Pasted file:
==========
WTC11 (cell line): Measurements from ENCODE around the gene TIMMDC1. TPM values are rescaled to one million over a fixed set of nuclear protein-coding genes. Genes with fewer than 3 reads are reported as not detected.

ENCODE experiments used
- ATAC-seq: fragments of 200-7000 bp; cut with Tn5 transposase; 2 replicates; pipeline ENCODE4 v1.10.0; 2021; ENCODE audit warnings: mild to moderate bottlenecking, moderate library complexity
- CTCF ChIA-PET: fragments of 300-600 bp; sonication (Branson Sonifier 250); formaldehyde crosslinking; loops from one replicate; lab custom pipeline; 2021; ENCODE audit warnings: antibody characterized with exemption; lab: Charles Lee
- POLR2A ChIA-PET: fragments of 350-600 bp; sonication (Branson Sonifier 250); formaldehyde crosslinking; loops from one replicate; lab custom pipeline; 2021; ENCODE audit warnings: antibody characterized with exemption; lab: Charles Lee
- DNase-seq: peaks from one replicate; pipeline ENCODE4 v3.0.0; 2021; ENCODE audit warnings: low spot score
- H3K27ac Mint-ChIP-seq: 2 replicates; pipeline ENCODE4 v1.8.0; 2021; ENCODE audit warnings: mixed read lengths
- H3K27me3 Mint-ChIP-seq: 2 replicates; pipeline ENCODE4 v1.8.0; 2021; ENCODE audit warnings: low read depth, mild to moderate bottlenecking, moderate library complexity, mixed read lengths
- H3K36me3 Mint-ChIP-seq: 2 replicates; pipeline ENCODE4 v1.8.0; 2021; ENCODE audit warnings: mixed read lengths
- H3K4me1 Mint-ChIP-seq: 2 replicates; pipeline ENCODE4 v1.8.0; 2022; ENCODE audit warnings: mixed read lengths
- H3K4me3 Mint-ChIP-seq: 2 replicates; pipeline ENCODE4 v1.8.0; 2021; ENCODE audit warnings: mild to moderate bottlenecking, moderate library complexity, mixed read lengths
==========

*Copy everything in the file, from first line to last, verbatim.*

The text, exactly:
WTC11 (cell line): Measurements from ENCODE around the gene TIMMDC1. TPM values are rescaled to one million over a fixed set of nuclear protein-coding genes. Genes with fewer than 3 reads are reported as not detected.

ENCODE experiments used
- ATAC-seq: fragments of 200-7000 bp; cut with Tn5 transposase; 2 replicates; pipeline ENCODE4 v1.10.0; 2021; ENCODE audit warnings: mild to moderate bottlenecking, moderate library complexity
- CTCF ChIA-PET: fragments of 300-600 bp; sonication (Branson Sonifier 250); formaldehyde crosslinking; loops from one replicate; lab custom pipeline; 2021; ENCODE audit warnings: antibody characterized with exemption; lab: Charles Lee
- POLR2A ChIA-PET: fragments of 350-600 bp; sonication (Branson Sonifier 250); formaldehyde crosslinking; loops from one replicate; lab custom pipeline; 2021; ENCODE audit warnings: antibody characterized with exemption; lab: Charles Lee
- DNase-seq: peaks from one replicate; pipeline ENCODE4 v3.0.0; 2021; ENCODE audit warnings: low spot score
- H3K27ac Mint-ChIP-seq: 2 replicates; pipeline ENCODE4 v1.8.0; 2021; ENCODE audit warnings: mixed read lengths
- H3K27me3 Mint-ChIP-seq: 2 replicates; pipeline ENCODE4 v1.8.0; 2021; ENCODE audit warnings: low read depth, mild to moderate bottlenecking, moderate library complexity, mixed read lengths
- H3K36me3 Mint-ChIP-seq: 2 replicates; pipeline ENCODE4 v1.8.0; 2021; ENCODE audit warnings: mixed read lengths
- H3K4me1 Mint-ChIP-seq: 2 replicates; pipeline ENCODE4 v1.8.0; 2022; ENCODE audit warnings: mixed read lengths
- H3K4me3 Mint-ChIP-seq: 2 replicates; pipeline ENCODE4 v1.8.0; 2021; ENCODE audit warnings: mild to moderate bottlenecking, moderate library complexity, mixed read lengths